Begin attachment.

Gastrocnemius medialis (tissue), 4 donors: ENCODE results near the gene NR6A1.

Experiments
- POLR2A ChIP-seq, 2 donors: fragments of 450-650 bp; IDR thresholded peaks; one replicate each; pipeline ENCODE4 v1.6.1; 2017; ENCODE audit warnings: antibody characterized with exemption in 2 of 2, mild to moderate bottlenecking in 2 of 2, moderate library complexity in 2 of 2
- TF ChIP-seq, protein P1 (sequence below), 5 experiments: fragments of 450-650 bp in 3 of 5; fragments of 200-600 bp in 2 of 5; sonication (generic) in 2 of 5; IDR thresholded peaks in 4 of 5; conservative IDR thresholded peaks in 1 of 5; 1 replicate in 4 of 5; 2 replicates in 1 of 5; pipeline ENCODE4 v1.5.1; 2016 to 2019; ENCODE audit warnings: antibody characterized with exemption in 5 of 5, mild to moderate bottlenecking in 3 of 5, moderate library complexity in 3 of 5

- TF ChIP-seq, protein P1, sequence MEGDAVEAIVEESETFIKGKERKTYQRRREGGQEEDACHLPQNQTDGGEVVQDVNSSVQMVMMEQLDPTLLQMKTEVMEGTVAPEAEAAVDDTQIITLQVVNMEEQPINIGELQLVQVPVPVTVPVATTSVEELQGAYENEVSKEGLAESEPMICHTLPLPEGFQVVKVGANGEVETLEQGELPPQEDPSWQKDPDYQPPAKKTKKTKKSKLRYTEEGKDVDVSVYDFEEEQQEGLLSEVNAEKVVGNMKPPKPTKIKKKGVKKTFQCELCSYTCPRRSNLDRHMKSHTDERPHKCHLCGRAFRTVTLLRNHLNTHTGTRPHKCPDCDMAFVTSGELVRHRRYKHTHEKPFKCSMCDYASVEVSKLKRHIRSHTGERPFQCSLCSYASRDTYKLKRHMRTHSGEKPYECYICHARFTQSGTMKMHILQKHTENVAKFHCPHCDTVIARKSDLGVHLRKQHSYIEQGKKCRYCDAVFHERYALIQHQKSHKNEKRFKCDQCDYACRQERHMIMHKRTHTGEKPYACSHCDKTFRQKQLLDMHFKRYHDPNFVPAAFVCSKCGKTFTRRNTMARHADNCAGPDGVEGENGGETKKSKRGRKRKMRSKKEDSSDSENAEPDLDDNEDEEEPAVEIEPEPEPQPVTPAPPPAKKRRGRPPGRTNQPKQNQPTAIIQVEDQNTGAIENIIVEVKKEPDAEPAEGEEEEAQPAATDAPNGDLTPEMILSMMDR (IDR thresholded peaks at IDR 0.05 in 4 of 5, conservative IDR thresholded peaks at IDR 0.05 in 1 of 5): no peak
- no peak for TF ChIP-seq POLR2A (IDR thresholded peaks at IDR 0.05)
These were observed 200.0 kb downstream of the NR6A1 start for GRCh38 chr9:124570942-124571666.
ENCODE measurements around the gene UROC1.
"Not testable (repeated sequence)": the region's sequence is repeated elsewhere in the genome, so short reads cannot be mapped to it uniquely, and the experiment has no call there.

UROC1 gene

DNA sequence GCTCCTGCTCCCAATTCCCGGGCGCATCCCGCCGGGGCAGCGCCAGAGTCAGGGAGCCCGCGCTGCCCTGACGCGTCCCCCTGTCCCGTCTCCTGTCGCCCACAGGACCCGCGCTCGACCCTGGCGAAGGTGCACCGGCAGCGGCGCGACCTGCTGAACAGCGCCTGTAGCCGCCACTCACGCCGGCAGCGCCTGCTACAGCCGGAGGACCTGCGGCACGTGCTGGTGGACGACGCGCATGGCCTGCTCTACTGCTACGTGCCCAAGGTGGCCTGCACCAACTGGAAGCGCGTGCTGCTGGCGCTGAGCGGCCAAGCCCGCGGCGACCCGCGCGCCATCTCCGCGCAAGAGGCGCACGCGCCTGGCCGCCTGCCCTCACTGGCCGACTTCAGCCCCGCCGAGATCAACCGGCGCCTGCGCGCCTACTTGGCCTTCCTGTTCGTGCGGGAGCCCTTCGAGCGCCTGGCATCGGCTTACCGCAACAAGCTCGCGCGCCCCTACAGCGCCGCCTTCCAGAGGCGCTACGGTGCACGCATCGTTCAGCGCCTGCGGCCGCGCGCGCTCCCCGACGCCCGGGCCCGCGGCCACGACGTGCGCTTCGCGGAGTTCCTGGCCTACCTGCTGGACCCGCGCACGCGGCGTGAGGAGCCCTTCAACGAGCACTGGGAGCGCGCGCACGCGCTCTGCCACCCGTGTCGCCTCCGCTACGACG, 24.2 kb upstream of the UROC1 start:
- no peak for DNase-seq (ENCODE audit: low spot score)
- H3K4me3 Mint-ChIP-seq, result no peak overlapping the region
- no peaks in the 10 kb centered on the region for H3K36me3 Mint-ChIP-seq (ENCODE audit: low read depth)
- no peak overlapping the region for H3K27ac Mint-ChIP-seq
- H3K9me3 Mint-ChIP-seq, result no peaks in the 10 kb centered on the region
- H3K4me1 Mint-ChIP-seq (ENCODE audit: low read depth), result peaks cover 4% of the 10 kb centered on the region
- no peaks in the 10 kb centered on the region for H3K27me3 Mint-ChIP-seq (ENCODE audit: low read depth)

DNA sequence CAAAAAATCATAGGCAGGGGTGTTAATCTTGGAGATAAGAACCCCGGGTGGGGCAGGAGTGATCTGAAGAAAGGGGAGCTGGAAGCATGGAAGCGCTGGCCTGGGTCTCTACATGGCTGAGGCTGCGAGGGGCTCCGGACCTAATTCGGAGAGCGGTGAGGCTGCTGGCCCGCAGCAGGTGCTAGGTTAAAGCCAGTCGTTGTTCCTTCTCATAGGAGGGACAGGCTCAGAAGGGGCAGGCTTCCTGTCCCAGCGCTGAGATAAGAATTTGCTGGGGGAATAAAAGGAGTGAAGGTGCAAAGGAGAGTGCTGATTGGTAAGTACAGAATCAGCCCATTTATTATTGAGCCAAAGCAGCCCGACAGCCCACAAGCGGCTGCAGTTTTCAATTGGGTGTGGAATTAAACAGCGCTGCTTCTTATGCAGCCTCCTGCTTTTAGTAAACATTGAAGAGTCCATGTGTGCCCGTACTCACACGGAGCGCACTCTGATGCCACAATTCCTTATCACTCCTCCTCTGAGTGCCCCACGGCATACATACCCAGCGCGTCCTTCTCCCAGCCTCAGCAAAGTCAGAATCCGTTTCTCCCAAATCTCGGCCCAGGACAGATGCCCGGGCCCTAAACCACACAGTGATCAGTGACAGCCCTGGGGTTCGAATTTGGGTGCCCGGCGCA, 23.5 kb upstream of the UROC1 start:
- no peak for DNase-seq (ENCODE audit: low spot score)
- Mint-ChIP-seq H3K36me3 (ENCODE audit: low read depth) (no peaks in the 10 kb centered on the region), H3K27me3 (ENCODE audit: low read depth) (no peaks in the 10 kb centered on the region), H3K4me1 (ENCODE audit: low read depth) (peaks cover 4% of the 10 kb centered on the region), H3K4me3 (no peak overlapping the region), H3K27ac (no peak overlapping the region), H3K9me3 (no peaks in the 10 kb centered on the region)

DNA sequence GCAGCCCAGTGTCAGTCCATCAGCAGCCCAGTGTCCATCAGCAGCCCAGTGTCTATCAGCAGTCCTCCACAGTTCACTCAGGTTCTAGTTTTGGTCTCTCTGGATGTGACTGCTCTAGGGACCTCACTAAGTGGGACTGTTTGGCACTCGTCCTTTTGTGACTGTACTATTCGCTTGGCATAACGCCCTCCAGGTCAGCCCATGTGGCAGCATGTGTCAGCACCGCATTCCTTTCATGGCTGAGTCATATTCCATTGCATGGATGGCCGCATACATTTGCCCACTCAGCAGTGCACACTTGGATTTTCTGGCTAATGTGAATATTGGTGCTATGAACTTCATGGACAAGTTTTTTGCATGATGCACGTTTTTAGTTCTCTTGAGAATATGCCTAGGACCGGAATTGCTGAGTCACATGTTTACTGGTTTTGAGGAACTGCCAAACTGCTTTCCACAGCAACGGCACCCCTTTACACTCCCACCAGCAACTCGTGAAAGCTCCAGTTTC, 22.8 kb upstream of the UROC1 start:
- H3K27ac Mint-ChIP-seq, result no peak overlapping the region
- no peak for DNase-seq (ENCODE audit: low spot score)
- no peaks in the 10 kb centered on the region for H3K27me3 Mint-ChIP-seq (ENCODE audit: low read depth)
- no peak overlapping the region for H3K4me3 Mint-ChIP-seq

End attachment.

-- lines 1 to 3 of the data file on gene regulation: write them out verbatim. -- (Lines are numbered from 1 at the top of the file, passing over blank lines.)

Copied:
Gastrocnemius medialis (tissue), 4 donors: ENCODE results near the gene NR6A1.

Experiments
- POLR2A ChIP-seq, 2 donors: fragments of 450-650 bp; IDR thresholded peaks; one replicate each; pipeline ENCODE4 v1.6.1; 2017; ENCODE audit warnings: antibody characterized with exemption in 2 of 2, mild to moderate bottlenecking in 2 of 2, moderate library complexity in 2 of 2